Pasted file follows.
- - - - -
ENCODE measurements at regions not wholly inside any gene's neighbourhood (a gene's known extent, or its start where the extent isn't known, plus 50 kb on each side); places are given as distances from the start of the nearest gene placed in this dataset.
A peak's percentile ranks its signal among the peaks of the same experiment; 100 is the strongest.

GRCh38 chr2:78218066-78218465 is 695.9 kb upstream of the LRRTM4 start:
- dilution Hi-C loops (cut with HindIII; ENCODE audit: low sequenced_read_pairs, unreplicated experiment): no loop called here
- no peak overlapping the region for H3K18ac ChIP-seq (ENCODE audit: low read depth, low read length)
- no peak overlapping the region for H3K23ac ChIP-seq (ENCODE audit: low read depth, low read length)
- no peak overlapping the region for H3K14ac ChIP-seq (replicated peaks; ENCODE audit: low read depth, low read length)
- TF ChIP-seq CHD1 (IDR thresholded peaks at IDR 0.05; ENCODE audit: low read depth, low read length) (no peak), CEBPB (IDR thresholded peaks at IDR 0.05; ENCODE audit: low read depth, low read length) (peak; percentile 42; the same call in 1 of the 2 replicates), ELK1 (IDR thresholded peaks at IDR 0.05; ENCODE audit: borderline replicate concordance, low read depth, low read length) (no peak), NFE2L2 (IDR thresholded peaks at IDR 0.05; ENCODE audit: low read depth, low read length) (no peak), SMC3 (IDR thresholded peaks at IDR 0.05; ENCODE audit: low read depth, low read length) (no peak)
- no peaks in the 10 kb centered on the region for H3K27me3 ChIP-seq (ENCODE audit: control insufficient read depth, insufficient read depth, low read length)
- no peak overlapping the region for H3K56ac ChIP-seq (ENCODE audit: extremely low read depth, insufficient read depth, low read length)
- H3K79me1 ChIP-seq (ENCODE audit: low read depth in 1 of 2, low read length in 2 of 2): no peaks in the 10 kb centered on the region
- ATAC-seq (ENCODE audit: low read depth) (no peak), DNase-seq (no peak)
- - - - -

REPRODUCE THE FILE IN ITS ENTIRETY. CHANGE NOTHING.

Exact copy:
ENCODE measurements at regions not wholly inside any gene's neighbourhood (a gene's known extent, or its start where the extent isn't known, plus 50 kb on each side); places are given as distances from the start of the nearest gene placed in this dataset.
A peak's percentile ranks its signal among the peaks of the same experiment; 100 is the strongest.

GRCh38 chr2:78218066-78218465 is 695.9 kb upstream of the LRRTM4 start:
- dilution Hi-C loops (cut with HindIII; ENCODE audit: low sequenced_read_pairs, unreplicated experiment): no loop called here
- no peak overlapping the region for H3K18ac ChIP-seq (ENCODE audit: low read depth, low read length)
- no peak overlapping the region for H3K23ac ChIP-seq (ENCODE audit: low read depth, low read length)
- no peak overlapping the region for H3K14ac ChIP-seq (replicated peaks; ENCODE audit: low read depth, low read length)
- TF ChIP-seq CHD1 (IDR thresholded peaks at IDR 0.05; ENCODE audit: low read depth, low read length) (no peak), CEBPB (IDR thresholded peaks at IDR 0.05; ENCODE audit: low read depth, low read length) (peak; percentile 42; the same call in 1 of the 2 replicates), ELK1 (IDR thresholded peaks at IDR 0.05; ENCODE audit: borderline replicate concordance, low read depth, low read length) (no peak), NFE2L2 (IDR thresholded peaks at IDR 0.05; ENCODE audit: low read depth, low read length) (no peak), SMC3 (IDR thresholded peaks at IDR 0.05; ENCODE audit: low read depth, low read length) (no peak)
- no peaks in the 10 kb centered on the region for H3K27me3 ChIP-seq (ENCODE audit: control insufficient read depth, insufficient read depth, low read length)
- no peak overlapping the region for H3K56ac ChIP-seq (ENCODE audit: extremely low read depth, insufficient read depth, low read length)
- H3K79me1 ChIP-seq (ENCODE audit: low read depth in 1 of 2, low read length in 2 of 2): no peaks in the 10 kb centered on the region
- ATAC-seq (ENCODE audit: low read depth) (no peak), DNase-seq (no peak)